Stephanie Spacciante says she launched the Summer Study Abroad program in the Department of French, Hispanic and Italian Studies with one thing in mind: that you can only do so much in the classroom.
“You can learn a language,” explains Spacciante, a lecturer in the Department of French, Hispanic, and Italian Studies and founder of of the Summer Study Abroad Program, “but you can’t learn the culture unless you’ve lived there.”
Summer Study Abroad
Starting in May of 2006, Spacciante took 22 UBC students on a five-week trip to Havana, Cuba to soak up Spanish, Cuban literature, and culture. Then again in the spring of 2007, Spacciante led a new group of students to Santiago, Chile, where they earned six UBC credits at Universidad Católica while living with Chilean families. The program mixed in trips to places such as Machu Picchu in Peru and other locales, concluding with a one-week field trip to the Atacama desert, located in northern Chile. “When the students finish the study abroad program usually it just whets their appetite to go abroad the next time in an exchange program,” observes Spacciante. Eating three meals a day with host families and taking classes in Spanish-speaking universities, students learn to drop their phrase books and fast-track language learning by immersing themselves in real conversations. The contact also helps them make life-long connections with people, and a way of life.
Sonia Medel and Ashley Weissberg are two UBC students who spent five weeks in Chile. “I would have loved to have had more time,” said Weissberg, a psychology student at UBC. “This was just a taster.”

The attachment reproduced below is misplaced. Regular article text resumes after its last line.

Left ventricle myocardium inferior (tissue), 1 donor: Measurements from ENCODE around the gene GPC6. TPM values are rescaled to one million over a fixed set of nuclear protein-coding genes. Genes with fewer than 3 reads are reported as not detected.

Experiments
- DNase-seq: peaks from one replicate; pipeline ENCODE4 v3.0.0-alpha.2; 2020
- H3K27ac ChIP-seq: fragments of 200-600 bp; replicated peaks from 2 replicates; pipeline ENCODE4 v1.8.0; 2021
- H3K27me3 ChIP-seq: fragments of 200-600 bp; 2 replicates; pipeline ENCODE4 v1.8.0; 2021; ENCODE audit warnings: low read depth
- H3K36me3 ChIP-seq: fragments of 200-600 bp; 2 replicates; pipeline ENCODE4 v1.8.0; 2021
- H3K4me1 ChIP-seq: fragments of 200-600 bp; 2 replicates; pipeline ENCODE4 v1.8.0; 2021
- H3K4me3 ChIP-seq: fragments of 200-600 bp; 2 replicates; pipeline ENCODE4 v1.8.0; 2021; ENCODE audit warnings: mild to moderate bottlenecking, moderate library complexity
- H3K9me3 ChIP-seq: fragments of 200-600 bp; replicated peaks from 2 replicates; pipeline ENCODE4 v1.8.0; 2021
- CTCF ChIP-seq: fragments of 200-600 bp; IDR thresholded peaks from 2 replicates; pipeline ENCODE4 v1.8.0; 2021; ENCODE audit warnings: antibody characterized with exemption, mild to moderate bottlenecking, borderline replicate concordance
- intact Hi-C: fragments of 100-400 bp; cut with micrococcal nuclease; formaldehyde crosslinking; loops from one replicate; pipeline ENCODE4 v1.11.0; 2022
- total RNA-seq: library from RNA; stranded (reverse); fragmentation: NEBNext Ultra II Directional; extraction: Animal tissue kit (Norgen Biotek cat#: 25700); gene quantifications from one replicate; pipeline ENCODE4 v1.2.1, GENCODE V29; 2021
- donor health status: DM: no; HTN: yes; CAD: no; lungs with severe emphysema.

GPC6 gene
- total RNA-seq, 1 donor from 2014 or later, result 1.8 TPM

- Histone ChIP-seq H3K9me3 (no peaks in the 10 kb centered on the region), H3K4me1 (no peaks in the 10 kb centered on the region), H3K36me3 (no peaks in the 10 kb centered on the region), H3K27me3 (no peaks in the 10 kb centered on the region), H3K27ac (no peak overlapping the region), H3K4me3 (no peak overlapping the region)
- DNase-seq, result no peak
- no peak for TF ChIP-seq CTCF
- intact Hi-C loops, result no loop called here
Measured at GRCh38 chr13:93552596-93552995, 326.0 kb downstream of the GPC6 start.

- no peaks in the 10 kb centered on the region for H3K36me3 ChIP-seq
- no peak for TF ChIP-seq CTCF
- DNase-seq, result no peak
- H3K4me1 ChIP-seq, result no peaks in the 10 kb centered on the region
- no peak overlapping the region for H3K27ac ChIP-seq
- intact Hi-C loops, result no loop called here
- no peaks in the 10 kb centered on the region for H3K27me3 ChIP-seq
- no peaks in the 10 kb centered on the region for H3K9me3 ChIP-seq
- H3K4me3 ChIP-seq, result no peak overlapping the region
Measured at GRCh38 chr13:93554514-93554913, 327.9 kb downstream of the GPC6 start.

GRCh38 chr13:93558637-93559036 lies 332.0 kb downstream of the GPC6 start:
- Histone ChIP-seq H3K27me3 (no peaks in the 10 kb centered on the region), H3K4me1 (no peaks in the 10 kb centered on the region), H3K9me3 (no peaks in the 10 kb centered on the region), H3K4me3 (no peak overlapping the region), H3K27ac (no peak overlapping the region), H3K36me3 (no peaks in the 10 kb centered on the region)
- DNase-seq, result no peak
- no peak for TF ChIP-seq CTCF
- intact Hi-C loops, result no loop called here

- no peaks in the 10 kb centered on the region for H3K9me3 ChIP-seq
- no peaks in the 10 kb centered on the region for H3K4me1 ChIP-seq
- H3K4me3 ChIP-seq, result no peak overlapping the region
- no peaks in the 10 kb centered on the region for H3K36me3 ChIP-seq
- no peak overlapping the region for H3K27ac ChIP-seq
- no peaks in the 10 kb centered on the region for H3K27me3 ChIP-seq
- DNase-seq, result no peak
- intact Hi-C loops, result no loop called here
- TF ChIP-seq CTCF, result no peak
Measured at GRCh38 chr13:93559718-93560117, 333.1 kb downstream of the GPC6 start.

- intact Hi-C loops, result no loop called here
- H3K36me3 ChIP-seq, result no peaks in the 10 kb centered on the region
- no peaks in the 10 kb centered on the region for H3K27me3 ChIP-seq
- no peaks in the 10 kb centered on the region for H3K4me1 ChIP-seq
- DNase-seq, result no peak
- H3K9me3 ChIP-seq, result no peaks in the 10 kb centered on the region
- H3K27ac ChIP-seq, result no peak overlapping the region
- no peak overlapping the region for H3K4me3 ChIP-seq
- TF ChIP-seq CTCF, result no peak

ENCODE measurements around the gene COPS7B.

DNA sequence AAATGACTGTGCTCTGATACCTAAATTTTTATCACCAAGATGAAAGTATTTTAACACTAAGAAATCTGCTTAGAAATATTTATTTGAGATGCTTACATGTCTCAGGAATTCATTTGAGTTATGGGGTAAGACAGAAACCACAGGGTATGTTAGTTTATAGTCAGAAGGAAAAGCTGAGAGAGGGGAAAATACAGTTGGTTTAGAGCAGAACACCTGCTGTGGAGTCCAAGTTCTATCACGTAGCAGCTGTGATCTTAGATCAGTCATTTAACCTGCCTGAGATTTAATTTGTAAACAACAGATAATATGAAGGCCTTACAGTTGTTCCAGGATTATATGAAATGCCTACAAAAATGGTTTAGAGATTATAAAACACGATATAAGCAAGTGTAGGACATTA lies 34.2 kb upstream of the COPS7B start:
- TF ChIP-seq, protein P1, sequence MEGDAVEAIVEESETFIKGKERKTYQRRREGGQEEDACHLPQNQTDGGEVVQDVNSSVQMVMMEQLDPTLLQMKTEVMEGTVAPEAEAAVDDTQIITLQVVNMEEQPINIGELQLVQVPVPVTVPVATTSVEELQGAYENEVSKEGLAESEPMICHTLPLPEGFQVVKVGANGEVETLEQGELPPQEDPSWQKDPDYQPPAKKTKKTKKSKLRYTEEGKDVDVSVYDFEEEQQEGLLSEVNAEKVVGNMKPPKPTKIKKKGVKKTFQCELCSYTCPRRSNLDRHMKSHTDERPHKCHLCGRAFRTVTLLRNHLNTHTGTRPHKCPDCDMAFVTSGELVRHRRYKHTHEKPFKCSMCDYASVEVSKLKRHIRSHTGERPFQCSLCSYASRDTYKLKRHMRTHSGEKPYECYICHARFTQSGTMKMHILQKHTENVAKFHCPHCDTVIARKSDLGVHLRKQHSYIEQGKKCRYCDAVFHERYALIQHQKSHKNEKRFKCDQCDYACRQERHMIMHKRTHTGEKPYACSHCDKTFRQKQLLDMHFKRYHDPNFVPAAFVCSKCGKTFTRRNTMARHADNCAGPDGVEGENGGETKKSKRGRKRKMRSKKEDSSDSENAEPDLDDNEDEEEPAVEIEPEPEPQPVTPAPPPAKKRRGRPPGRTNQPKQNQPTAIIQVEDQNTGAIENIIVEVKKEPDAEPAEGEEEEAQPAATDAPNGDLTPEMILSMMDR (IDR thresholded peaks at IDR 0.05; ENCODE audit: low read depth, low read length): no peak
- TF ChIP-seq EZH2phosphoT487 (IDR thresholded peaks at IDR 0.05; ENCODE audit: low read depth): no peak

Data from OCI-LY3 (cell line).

Hailing from California, Weissberg says she ultimately hopes to go into nursing after graduation. Having broadened her cultural knowledge about one culture is something she says will be “a big plus” in her home state, home to millions of Spanish-speakers. But the summer program also meshed with her hopes of working internationally as a nurse. “Even now I find that I’m a very mobile person and I can adjust to different cultures and people,” she says.
Medel, a fourth-year student in Latin American Studies, already had a good grasp of Spanish before she left, but says she had other reasons for going. “My Spanish isn’t so great that I can come out writing really good essays,” says Medel, whose mother is Peruvian. She wanted to change that, and found the advanced grammar and literature options the perfect way to do that. Students in the program choose between beginner, intermediate, and advanced levels when they apply. “It was a good introduction,” Medel says. “I know that I want to go away now for grad school somewhere in Latin America.” She’ll likely return to either Peru, or Argentina in to enrol in a teacher education program.
“We take students from all faculties,” explains Spacciante, adding that plans for next summer’s destination are currently underway. “We’re looking for students who want to enhance their degree.”
How It All Began
Spacciante said her rationale for initiating the program stems from her own experience as an undergraduate in the US, when she used to hit the books every night as a Political Science and Spanish double major. “I just felt that something was lacking” she says of her mindset at the time. “It was obvious I hadn’t gone abroad.”
When a favourite prof recommended that she go south for a one-semester program in Mexico, she went, and ended up loving it so much there she stayed for two. “You’re not a tourist, you’re more of a traveller,” explains Weissberg.
“You’re getting involved in a way of life and you’re seeing what it’s like out there in the world, versus staying put.”
By Bryan Zandberg (BA, 2006, in French and Spanish). Bryan is a former editor with The Ubyssey.